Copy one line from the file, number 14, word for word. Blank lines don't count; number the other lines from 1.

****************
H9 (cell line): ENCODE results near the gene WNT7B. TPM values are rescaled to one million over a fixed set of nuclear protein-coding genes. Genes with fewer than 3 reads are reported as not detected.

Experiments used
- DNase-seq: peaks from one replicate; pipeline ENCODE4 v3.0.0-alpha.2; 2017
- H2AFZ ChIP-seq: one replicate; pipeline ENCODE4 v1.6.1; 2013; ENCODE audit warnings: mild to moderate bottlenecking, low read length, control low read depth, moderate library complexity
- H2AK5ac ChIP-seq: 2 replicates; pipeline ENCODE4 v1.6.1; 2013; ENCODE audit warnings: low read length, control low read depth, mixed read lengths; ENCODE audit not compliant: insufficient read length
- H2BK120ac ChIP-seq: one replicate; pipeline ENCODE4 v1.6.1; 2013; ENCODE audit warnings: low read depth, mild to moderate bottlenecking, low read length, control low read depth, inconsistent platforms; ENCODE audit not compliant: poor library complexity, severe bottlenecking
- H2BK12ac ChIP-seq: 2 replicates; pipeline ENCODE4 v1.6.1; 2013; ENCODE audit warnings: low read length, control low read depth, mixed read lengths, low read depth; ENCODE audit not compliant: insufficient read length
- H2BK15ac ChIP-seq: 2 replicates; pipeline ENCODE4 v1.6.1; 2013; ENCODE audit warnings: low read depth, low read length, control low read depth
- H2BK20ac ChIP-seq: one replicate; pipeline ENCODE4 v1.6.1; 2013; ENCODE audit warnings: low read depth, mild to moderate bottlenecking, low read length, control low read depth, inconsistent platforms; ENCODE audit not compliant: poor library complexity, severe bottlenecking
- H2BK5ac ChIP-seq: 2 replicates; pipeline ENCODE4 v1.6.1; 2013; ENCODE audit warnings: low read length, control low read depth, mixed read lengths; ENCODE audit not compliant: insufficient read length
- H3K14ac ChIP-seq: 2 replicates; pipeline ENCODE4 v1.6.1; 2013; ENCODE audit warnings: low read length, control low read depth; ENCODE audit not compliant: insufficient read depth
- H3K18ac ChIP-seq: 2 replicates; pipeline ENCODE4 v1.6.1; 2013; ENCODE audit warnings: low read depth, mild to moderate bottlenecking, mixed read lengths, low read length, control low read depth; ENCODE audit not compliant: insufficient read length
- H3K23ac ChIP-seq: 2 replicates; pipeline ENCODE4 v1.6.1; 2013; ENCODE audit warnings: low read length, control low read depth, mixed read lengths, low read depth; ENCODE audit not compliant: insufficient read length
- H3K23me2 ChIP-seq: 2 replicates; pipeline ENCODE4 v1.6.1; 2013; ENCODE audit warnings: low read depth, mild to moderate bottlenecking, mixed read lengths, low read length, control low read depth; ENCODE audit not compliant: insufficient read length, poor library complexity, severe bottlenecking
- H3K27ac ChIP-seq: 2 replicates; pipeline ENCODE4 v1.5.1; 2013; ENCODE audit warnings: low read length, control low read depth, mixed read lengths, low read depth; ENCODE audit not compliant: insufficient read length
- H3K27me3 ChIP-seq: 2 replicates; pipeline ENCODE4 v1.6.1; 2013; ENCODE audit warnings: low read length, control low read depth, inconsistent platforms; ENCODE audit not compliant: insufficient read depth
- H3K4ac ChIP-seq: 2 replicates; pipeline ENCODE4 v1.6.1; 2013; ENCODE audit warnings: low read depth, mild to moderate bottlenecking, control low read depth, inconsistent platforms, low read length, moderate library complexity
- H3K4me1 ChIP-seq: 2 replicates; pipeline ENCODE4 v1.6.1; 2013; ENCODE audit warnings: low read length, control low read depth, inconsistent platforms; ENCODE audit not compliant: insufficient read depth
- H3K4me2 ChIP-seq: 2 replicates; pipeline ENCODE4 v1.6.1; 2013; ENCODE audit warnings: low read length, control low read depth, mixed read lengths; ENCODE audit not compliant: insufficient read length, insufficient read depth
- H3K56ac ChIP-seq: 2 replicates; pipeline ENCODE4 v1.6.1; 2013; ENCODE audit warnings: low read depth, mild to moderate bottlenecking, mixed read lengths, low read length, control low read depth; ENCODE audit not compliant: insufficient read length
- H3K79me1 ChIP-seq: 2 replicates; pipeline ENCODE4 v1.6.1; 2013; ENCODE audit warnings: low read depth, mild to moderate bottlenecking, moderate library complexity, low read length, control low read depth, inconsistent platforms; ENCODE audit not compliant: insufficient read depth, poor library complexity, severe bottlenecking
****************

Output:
- H3K23me2 ChIP-seq: 2 replicates; pipeline ENCODE4 v1.6.1; 2013; ENCODE audit warnings: low read depth, mild to moderate bottlenecking, mixed read lengths, low read length, control low read depth; ENCODE audit not compliant: insufficient read length, poor library complexity, severe bottlenecking